The Autry in Griffith Park
The Autry National Center was established in 1988 by legendary recording and movie star Gene Autry to explore and share the comprehensive story of the American West and the multiple cultures, perspectives, traditions, and experiences—real and imagined—that make the West a significant and unique part of the world.
The Autry's Western Americana collection is comprised of nearly 21,000 paintings, sculptures, costumes, textiles, firearms, tools, toys, games, musical instruments, and other historical objects.The Autry presents thought-provoking exhibitions and an ongoing and dynamic mix of programs and events that can be enjoyed throughout the year.
The Autry National Center is located in Los Angeles's Griffith Park.
Southwest Museum of the American Indian Collection
The Southwest Museum of the American Indian, the oldest museum in Los Angeles, was founded by Charles Fletcher Lummis. Lummis was the first city editor for the Los Angeles Times. He was also a photographer, amateur anthropologist, and prolific historian of the Southwestern United States who helped popularize the idea of Los Angeles as a multicultural city. In 2003 the Southwest Museum merged with the Museum of the American West to become part of the Autry National Center.
The Southwest Museum of the American Indian Collection includes a 238,000-piece collection of Native American art and artifacts that is one of the most significant and representative of its kind in the United States, second only to the Smithsonian Institution's National Museum of the American Indian. Composed of 14,000 baskets, 10,000 ceramic items, 6,300 textiles and weavings, and more than 1,100 pieces of jewelry, the Southwest Museum Collection represents Indigenous peoples from Alaska to South America, with an emphasis on cultures from California and the Southwestern United States.
Explore the Collections
The History of Wells Fargo & Company
The history of Wells Fargo & Company is inseparable from the history of the American West. The stagecoach and galloping team of six horses—the symbol that is synonymous with Wells Fargo—recalls a time when the stagecoach was the dominant means of long-distance overland transportation and communication.
The Motoring Explorer: Philip Johnston and the American Southwest
The rise of auto tourism played out in the Auto Club’s member magazine—originally titled Touring Topics before a name change to Westways in 1934—especially in the work of Philip Johnston, the author of 120 articles between 1925 and 1962.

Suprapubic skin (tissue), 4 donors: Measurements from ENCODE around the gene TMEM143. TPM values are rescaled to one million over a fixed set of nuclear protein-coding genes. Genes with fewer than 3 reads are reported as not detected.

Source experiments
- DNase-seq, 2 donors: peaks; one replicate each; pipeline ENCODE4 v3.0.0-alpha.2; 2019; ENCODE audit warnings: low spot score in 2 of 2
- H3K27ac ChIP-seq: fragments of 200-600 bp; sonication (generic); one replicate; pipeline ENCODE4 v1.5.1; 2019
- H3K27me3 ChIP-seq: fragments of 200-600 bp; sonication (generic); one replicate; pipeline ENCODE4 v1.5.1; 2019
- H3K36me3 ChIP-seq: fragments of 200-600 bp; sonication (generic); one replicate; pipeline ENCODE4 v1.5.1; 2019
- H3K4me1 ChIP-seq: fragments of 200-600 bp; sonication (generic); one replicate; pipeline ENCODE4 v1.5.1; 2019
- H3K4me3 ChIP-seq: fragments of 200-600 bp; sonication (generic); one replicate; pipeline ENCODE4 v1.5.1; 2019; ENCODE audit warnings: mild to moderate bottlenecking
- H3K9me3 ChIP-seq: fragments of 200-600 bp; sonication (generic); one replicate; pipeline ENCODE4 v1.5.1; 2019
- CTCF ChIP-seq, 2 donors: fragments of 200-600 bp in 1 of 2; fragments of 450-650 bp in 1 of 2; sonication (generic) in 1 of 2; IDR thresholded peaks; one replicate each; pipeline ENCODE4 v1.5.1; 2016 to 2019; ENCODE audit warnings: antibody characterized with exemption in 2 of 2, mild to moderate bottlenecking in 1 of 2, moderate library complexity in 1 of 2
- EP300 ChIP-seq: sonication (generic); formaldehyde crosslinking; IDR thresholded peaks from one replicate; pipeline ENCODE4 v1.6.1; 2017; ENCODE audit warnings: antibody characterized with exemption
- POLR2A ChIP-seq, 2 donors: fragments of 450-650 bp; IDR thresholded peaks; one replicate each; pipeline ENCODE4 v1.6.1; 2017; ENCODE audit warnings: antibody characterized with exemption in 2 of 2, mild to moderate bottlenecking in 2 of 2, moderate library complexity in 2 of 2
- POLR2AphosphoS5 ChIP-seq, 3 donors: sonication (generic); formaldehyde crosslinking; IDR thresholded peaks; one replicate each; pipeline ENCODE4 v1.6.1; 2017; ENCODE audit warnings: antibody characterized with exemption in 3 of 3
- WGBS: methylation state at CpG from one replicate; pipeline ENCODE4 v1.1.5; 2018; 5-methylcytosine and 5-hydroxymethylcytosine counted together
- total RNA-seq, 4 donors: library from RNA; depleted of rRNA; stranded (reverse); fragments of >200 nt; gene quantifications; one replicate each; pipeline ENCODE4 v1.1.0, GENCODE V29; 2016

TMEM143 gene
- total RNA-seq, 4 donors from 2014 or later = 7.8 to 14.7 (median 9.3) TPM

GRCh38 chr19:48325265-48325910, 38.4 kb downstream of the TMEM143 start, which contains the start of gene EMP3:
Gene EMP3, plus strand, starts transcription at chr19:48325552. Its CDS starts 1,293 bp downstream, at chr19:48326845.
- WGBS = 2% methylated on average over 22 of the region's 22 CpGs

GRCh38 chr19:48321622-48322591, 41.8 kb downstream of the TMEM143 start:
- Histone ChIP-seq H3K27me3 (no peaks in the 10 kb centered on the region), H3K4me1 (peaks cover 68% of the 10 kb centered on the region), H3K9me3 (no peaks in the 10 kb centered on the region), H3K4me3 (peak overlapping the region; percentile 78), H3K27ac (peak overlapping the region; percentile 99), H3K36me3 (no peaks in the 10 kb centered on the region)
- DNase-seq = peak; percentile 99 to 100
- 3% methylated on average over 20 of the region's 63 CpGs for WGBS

Capturing California’s Romantic Past: The Watercolor Works of Eva Scott Fenyes
The Braun Research Library Collection houses more than three hundred watercolors of California adobes and California missions created by Eva Scott Fenyes. These works date from 1898 to a week before Mrs. Fenyes’s death in 1930.
The Colt Revolver in the American West
The Colt revolver had a dramatic impact around the world, but its greatest influence was in the American West in the second half of the nineteenth century. This online exhibition features slideshows and the stories behind 130 Colt artifacts in the Autry's collection.
Spanish Songs of Old California
Charles Lummis, founder of Los Angeles's Southwest Museum, dedicated much of his life to preserving cultures that he felt were vanishing. Like a number of Americans at the turn of the twentieth century, Lummis was convinced that Native Americans’ lifeways were on the road to extinction, and that Hispanic cultures in particular were doomed by modernity. Unlike many of his contemporaries, however, Lummis lamented these developments and worked to preserve at least some records of Indian and Hispanic cultures.
Opera in the Autry Collections
This online exhibition draws on the collections of the Braun Research Library, the Autry Library, and the Autry. Featured items include a rare 1912 recording of French tenor Augustarello Affre recorded in Los Angeles by Charles F. Lummis and the libretto from La Fanciulla del West (The Girl of the Golden West) with music composed by Giacomo Puccini.
History and Cultures of Mexico and the Southwest
The Autry National Center’s permanent collection of colonial Latin American artifacts includes objects that exemplify the material culture of New Spain's northern frontier or "borderlands." The traditional arts of the borderlands, which developed over generations, reflect regional diversities.
More Than a Dream: Aviation Development in Southern California
This online exhibition is from the collections of the Automobile Club of Southern California Archives.